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What One Important Skill Do Female Employees Lack That Widens the Male-Female Financial Wellness Gap?

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Last Update: May 29, 2023

The TIAA Institute-GFLEC Personal Finance Index (P-Fin Index) looks at adult financial literacy. The 2022 P-Fin includes a brief1 about financial literacy among women. The brief shows that women have lower financial literacy than men, plus:

  • 55% of women could not answer half of the questions correctly
  • The largest gap in knowledge is in investing
  • All generations of women lag behind men of the same generation
  • Younger generations of women have less financial knowledge than their older counterparts

Unfortunately, women with low financial literacy scores are more likely to have financial problems. This includes an inability to make ends meet, more debt, and less likely to be able to handle a financial emergency. Plus, these women are five times more likely to spend 10 or more hours each week dealing with financial issues.

However, research findings2 suggest that this gap isn’t entirely about financial literacy.

What Is Missing?

Although lack of financial information accounts for two-thirds of the discrepancy between men and women, the other third, according to the researchers, has to do with confidence. Here’s what they learned.

Initially, those taking a financial literacy survey were asked three questions known as “The Big 3.” These questions include:

1. Suppose you had $100 in a savings account and the interest rate was 2% per year. After 5 years, how much do you think you would have in the account if you left the money to grow?

A. More than $102
B. Exactly $102
C. Less than $102
D. Do not know
E. Refuse to answer

2. Imagine that the interest rate on your savings account was 1% per year and inflation was 2% per year. After 1 year, how much would you be able to buy with the money in this account?

A. More than today
B. Exactly the same
C. Less than today
D. Do not know
E. Refuse to answer

3. Please tell me whether this statement is true or false. “Buying a single company’s stock usually provides a safer return than a stock mutual fund.”

A. True
B. False
C. Do not know
D. Refuse to answer

It turns out that women answered “Do not know” far more often than men. For example, on question #3, over half of women (55%) stated that they did not know the answer compared to just 30% of men. Of those who answered the question, 62% of men got the answer correct compared to just 34% of women. This is a considerable gap.

So the researchers tested the group again. However, this time, they removed the “Do not know” option. This time 82% of the men answered correctly as did 73% of the women. Interestingly, many women who selected the correct response did not feel confident that they had.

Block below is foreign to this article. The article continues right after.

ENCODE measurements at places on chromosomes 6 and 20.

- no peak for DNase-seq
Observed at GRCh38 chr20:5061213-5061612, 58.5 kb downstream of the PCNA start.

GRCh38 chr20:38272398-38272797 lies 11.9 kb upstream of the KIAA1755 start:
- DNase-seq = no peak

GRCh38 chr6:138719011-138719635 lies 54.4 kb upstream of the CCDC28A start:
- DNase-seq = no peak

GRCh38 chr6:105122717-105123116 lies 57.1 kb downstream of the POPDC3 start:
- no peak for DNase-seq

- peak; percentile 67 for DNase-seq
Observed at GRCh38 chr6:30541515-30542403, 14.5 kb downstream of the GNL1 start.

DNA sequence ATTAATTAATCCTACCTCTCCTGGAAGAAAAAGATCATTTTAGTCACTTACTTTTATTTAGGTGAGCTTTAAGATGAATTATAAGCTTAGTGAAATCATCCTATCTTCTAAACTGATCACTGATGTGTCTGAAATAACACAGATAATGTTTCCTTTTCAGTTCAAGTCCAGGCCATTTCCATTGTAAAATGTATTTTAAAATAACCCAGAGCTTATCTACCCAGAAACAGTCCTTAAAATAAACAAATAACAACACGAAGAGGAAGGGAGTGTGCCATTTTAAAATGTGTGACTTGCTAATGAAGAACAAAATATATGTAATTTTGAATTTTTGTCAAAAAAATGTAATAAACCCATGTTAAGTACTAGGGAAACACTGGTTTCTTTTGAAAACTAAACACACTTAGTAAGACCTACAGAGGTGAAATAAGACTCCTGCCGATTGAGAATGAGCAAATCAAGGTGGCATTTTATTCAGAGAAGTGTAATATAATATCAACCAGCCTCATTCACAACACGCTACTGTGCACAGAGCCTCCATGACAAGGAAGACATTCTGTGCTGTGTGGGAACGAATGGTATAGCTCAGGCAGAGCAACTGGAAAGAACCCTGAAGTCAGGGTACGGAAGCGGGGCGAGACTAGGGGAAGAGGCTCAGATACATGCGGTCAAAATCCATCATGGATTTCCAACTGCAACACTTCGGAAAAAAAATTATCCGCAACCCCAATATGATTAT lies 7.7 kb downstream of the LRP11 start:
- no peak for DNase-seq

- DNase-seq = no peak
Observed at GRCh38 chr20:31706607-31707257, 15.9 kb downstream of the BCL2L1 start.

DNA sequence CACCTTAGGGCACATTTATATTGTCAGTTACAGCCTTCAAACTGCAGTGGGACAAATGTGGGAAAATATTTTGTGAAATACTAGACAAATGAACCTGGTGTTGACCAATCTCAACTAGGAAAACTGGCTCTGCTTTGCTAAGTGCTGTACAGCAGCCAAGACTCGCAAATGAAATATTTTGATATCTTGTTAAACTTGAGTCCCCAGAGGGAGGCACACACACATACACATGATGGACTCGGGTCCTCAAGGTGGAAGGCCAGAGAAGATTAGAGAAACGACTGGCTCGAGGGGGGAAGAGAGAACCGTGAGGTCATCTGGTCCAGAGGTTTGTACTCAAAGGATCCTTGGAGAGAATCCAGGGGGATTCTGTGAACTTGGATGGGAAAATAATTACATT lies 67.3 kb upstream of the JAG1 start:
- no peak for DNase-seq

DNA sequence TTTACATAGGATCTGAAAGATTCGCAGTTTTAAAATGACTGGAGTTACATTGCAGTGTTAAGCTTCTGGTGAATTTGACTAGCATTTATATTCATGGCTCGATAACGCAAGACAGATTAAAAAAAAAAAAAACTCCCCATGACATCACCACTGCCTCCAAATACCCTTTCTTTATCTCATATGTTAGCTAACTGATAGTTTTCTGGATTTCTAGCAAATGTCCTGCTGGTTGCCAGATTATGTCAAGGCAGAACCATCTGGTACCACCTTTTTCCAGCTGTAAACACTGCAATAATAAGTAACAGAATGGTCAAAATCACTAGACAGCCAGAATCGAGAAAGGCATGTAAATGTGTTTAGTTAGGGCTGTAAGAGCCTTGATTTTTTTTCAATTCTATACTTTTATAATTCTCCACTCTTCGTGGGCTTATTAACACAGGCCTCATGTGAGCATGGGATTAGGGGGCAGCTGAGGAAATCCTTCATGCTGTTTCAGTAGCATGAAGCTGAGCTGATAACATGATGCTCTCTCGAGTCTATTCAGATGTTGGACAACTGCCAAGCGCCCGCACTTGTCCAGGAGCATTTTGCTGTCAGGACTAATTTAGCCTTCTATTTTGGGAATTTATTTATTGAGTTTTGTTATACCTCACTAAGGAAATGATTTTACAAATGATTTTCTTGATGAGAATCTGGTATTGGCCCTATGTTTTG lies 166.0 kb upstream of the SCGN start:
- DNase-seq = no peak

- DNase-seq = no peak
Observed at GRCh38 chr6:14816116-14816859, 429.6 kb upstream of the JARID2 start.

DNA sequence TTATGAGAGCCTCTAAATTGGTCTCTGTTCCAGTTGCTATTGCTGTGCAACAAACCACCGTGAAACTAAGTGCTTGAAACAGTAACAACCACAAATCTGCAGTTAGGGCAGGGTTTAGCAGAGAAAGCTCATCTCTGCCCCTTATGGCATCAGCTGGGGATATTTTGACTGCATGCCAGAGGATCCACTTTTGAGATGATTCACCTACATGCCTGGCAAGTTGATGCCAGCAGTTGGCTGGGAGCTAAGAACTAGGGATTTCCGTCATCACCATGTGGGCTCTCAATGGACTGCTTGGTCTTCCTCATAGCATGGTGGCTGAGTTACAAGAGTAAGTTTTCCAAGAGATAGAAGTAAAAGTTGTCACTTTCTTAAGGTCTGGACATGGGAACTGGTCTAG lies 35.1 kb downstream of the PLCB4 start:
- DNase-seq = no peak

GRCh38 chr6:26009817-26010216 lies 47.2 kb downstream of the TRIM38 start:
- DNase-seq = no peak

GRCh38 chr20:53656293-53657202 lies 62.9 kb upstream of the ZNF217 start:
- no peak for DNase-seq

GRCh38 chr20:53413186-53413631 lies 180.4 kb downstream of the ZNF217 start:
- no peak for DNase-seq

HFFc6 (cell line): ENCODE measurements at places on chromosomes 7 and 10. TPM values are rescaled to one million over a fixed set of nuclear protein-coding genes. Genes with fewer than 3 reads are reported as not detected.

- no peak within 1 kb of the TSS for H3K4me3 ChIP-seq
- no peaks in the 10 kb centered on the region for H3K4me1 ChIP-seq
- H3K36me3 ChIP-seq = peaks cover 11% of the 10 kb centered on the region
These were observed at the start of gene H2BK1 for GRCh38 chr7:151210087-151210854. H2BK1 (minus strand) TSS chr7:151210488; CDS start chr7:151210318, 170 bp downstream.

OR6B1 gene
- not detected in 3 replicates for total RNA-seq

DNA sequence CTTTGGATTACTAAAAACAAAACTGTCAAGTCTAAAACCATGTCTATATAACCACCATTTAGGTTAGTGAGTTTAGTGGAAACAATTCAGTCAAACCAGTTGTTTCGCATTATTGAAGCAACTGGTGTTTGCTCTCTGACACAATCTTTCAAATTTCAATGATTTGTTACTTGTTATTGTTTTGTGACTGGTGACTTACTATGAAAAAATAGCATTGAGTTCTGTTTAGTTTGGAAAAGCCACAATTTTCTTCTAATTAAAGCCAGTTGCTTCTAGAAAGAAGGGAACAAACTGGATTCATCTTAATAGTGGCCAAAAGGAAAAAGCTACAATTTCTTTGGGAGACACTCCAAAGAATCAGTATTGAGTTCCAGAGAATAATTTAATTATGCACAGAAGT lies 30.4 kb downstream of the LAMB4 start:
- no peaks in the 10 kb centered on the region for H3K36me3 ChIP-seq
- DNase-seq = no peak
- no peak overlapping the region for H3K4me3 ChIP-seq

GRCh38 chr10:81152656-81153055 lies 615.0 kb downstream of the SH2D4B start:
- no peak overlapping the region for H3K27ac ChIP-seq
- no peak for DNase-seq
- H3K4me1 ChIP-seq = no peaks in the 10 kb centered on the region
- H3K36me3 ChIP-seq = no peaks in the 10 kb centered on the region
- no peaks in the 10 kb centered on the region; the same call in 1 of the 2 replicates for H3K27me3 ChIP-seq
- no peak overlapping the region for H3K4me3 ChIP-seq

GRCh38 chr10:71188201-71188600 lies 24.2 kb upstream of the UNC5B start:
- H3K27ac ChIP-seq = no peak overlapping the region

The researchers found that there is a financial literacy gap, but that women know more about the topic than they think they do. Then, they concluded that financial literacy programs targeting education alone will not be enough to close the gender gap. 

How Employers Can Help

The best way to help female employees close the financial literacy gender gap is to help them have confidence about financial topics. However, providing information is not enough. Instead, a financial wellness program should include a game-based learning environment.

In such an environment, employees learn more than information about financial topics. They also learn about financial behaviors, why certain behaviors need to change, and then get practice changing that behavior. 

When employees interact with a game-based financial wellness program, they:

  • Have the freedom to explore
  • Receive information in a context they understand
  • Are given clear objectives
  • Break learning into manageable chunks
  • Develop new behaviors and phase out undesirable ones
  • Increase recall
  • Use information in new situations
  • Receive awards
  • See growth and track progress

As employees interact with a gamified financial wellness program, their confidence climbs as they feel a sense of accomplishment and capability.

How the Enrich Financial Literacy Platform Can Help

Enrich is a financial literacy platform that uses game-based learning to:

  • Maximize engagement
  • Acquire knowledge and skills
  • Gain mastery
  • Apply information to real-life financial experiences

First employees will take a financial wellness assessment. The answers to their questions will personalize the program to best suit their needs. Then, through videos, articles, tools, calculators, assessments, infographics, and more, they will work on core financial competencies.

As your female employees learn more about borrowing, saving, insuring, investing, and comprehending risk in the game environment, they will feel more confident about that knowledge – and the financial gender gap will shrink.

To learn how Enrich can provide your employees with the financial education they need to become financially well, see what the award-winning Enrich Employee Financial Wellness Solution includes.



1 - https://gflec.org/wp-content/uploads/2022/06/TIAA-Institute-GFLEC_Financial-literacy-among-U.S.-women_Data-Brief_June-2022.pdf?x70470

2 - https://www.marketwatch.com/story/whats-behind-the-financial-literacy-gender-gap-these-academics-both-male-and-female-found-one-answer-11620068977

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